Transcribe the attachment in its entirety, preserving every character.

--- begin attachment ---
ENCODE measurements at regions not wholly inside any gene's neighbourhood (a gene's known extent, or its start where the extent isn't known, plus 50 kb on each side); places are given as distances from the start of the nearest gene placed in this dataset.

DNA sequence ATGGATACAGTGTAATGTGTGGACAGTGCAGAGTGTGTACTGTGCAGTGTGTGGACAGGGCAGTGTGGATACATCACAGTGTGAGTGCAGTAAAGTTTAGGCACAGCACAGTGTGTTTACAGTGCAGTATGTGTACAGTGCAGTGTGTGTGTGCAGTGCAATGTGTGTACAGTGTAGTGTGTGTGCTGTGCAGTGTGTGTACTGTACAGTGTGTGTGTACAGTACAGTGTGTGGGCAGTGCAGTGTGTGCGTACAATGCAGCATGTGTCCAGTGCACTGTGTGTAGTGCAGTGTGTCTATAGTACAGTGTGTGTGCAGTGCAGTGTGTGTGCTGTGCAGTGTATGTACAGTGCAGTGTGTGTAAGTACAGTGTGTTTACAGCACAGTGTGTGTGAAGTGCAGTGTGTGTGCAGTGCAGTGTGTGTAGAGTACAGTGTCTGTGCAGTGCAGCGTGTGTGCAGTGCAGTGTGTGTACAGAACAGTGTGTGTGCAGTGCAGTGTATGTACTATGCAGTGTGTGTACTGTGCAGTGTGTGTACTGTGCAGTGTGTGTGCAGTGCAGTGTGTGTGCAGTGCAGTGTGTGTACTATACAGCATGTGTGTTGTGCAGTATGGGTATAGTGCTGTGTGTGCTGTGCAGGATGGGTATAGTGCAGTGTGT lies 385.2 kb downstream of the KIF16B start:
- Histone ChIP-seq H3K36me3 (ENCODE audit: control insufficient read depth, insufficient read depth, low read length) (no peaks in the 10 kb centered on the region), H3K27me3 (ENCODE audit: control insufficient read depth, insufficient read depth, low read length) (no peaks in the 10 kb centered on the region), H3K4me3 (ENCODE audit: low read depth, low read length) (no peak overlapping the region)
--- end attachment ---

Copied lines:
ENCODE measurements at regions not wholly inside any gene's neighbourhood (a gene's known extent, or its start where the extent isn't known, plus 50 kb on each side); places are given as distances from the start of the nearest gene placed in this dataset.

DNA sequence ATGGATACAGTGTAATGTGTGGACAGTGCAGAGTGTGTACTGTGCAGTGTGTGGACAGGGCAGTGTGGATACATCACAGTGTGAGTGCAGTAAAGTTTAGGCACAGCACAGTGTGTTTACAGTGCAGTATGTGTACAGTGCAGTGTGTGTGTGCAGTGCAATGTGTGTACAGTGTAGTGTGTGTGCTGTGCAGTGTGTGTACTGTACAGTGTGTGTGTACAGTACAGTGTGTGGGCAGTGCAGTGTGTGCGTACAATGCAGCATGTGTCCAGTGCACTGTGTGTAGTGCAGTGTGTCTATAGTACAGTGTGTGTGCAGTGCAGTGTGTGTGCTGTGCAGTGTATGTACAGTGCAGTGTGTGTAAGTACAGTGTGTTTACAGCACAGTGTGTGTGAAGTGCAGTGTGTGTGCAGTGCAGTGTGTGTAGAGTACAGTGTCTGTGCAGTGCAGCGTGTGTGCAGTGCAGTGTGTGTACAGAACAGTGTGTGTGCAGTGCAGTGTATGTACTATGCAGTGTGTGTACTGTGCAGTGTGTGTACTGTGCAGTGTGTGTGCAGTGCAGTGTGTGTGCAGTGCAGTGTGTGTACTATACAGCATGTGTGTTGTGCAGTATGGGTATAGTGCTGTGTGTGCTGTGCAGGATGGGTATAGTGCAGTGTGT lies 385.2 kb downstream of the KIF16B start:
- Histone ChIP-seq H3K36me3 (ENCODE audit: control insufficient read depth, insufficient read depth, low read length) (no peaks in the 10 kb centered on the region), H3K27me3 (ENCODE audit: control insufficient read depth, insufficient read depth, low read length) (no peaks in the 10 kb centered on the region), H3K4me3 (ENCODE audit: low read depth, low read length) (no peak overlapping the region)